AAR ran a style poll back in 2002 which had completely slipped my mind until I clicked on it by accident the other day. (Take a look; it’s got some interesting ideas in it). I was particularly struck by the category “Jumped the Shark,” in which readers selected Amanda Quick, Catherine Coulter, Jude Deveraux, Sandra Brown, Julie Garwood, and Judith McNaught. I wondered if these authors were in fact no longer popular with readers, as predicted. Since it’s been twelve years since their demise was predicted, I thought AAR must have some data to help me find an answer.
Most of these authors enjoy enduring popularity with readers. According to our pollsters, Garwood was the #9 overall vote-getter in 2014, McNaught was #10, Quick was #30, Deveraux was #41 and Brown was #57. Only Coulter failed to place in the top 100 authors. However, “Jump the Shark” refers to a decline in quality production, not a decline in love for a backlist. So were AAR readers right that these authors were headed for a slump?
Data suggests that largely, yes. Despite lingering popularity of their older 80s and 90s titles, not a single post-2000 release by these authors cracked the Top 100 poll in 2014. (I’m using the 2000 poll as a benchmark because there was no Top 100 poll in 2002). Even their backlists have declined in popularity, with each author placing fewer books in 2014 than they did in 2000.
Coulter and Brown didn’t place in the 2000 poll, but they also haven’t placed since. Considering that Coulter released 25 new titles, and Brown released 20, that’s not a lot of success.
Among the authors who placed in 2000, McNaught fell from seven titles to five. She released 2 books, neither of which placed. Amanda Quick had 3 titles in the 2000 poll but only one in 2014. Despite having added fifteen titles to her catalogue, her sole 2014 placement is Ravished, which dates back to 1992 and also placed in 2000. While releasing twelve new works, Julie Garwood fell from eight titles to four. None of her 2014 titles was written after the poll (one new title entered the list for her, but it was written in 1999.) Jude Deveraux placed twice in 2000. Despite releasing 22 titles since, she fell to one book in 2014, the pre-2000 A Knight in Shining Armor.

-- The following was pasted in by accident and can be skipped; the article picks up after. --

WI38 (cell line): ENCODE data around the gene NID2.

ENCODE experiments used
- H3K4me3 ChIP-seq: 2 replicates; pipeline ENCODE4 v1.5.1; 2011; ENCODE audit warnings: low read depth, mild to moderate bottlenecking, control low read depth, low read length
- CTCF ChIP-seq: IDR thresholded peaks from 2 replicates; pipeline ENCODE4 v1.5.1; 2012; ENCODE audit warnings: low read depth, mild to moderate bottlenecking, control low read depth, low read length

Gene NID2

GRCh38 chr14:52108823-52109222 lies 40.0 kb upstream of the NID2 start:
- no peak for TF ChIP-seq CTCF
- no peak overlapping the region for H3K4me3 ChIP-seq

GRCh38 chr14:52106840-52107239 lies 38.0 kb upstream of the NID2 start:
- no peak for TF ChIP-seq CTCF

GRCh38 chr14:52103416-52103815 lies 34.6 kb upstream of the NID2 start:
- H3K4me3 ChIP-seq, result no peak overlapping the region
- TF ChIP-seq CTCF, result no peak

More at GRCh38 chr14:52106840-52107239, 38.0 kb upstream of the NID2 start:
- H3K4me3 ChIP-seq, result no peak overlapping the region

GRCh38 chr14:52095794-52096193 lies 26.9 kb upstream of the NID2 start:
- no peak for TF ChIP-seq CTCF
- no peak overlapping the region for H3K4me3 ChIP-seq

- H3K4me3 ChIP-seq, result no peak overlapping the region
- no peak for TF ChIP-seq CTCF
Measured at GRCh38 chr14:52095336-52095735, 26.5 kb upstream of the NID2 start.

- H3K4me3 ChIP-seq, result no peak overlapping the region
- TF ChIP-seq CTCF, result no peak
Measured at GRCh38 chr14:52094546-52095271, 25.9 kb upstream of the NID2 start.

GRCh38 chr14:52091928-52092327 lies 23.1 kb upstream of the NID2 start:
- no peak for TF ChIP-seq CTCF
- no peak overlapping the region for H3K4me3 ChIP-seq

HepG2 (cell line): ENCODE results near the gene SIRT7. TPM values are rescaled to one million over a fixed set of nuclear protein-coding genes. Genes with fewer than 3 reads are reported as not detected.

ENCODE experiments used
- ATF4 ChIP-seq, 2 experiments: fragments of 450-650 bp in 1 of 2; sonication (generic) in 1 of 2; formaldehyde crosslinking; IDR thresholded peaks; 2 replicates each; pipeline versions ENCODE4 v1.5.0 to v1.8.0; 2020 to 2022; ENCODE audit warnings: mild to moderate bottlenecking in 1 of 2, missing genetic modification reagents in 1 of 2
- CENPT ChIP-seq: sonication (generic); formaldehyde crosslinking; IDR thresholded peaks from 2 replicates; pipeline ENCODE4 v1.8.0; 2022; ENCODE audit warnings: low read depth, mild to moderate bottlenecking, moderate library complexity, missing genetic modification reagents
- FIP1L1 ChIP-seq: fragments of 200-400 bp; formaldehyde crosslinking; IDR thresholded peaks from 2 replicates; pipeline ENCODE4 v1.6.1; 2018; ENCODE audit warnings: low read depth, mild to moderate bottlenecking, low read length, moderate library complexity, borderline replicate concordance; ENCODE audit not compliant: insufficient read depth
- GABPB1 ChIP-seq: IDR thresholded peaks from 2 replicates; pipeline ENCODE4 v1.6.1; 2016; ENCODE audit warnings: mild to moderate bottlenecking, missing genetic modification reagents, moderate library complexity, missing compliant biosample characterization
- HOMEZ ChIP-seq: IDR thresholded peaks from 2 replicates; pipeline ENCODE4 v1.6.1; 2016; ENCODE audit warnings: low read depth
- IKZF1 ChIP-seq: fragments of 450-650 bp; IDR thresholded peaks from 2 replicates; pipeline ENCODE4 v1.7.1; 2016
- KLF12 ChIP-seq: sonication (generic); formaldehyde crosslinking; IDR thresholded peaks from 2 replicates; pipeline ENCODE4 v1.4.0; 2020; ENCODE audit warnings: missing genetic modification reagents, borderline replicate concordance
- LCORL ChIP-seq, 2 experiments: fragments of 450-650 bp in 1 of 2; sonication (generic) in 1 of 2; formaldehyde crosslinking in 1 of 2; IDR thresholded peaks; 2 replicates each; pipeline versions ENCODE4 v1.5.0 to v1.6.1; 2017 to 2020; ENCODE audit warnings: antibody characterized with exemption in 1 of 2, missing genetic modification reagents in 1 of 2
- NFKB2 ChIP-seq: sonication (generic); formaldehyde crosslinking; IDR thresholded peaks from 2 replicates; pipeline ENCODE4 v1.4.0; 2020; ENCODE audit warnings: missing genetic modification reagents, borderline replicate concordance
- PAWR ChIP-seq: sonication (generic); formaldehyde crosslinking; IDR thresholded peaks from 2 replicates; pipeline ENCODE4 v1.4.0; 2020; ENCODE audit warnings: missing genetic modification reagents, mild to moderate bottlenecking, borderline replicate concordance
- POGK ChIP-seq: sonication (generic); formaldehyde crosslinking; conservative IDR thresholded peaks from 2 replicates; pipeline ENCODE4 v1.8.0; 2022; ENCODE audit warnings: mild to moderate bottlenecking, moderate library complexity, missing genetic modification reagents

Overall, therefore, the AAR “Jump-the-shark” metric successfully predicted a lack of blockbuster new works in all six cases. Still, maybe a Top 100 placement is a lot to ask. What about general reviews?
It turns out that some authors fare better by a review metric; others fare the same or worse. Again, due to the small sample size, it’s hard to evaluate Judith McNaught at all. AAR reviewed one of her two post-2002 releases, granting Every Breath You Take a respectable B+. Before 2002, she had earned 5 A grades, and just about everybody would look like a failure up against that.
The 2000s were not kind to Deveraux, Coulter, and Garwood. Deveraux and Coulter released a significant amount of new material but did not earn a single DIK, both topping out at B+. That’s against the five DIKs each earned before 2002. Julie Garwood fell even harder. She earned 14 DIKs on pre-2002 titles. After 2002? Nada. Ouch. (I did not count multiple DIK reviews for the same book. Any DIKs earned on pre-2002 titles rereleased post-2002 in the same or a new form, such as audio, counted towards pre-2002 titles).